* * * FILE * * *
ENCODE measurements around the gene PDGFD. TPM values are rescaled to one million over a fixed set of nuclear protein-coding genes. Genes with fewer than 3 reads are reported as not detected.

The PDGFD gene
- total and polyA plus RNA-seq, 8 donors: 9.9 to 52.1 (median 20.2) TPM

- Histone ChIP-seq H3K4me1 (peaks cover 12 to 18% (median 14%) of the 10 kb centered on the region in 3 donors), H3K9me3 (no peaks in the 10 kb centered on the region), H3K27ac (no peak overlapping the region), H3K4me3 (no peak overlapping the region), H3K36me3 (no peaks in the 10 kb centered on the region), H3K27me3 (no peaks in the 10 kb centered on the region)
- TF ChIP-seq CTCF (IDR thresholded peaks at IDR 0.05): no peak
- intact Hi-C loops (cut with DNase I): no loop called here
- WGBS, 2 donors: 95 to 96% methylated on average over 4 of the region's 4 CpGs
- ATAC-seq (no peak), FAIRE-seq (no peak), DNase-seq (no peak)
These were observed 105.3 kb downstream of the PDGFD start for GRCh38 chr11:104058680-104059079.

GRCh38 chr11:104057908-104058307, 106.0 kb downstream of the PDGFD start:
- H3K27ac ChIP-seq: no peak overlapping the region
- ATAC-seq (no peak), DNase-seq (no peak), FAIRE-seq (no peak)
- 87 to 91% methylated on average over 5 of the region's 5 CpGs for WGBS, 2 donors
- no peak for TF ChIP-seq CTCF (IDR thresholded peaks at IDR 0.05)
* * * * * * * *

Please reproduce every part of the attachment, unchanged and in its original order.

ENCODE measurements around the gene PDGFD. TPM values are rescaled to one million over a fixed set of nuclear protein-coding genes. Genes with fewer than 3 reads are reported as not detected.

The PDGFD gene
- total and polyA plus RNA-seq, 8 donors: 9.9 to 52.1 (median 20.2) TPM

- Histone ChIP-seq H3K4me1 (peaks cover 12 to 18% (median 14%) of the 10 kb centered on the region in 3 donors), H3K9me3 (no peaks in the 10 kb centered on the region), H3K27ac (no peak overlapping the region), H3K4me3 (no peak overlapping the region), H3K36me3 (no peaks in the 10 kb centered on the region), H3K27me3 (no peaks in the 10 kb centered on the region)
- TF ChIP-seq CTCF (IDR thresholded peaks at IDR 0.05): no peak
- intact Hi-C loops (cut with DNase I): no loop called here
- WGBS, 2 donors: 95 to 96% methylated on average over 4 of the region's 4 CpGs
- ATAC-seq (no peak), FAIRE-seq (no peak), DNase-seq (no peak)
These were observed 105.3 kb downstream of the PDGFD start for GRCh38 chr11:104058680-104059079.

GRCh38 chr11:104057908-104058307, 106.0 kb downstream of the PDGFD start:
- H3K27ac ChIP-seq: no peak overlapping the region
- ATAC-seq (no peak), DNase-seq (no peak), FAIRE-seq (no peak)
- 87 to 91% methylated on average over 5 of the region's 5 CpGs for WGBS, 2 donors
- no peak for TF ChIP-seq CTCF (IDR thresholded peaks at IDR 0.05)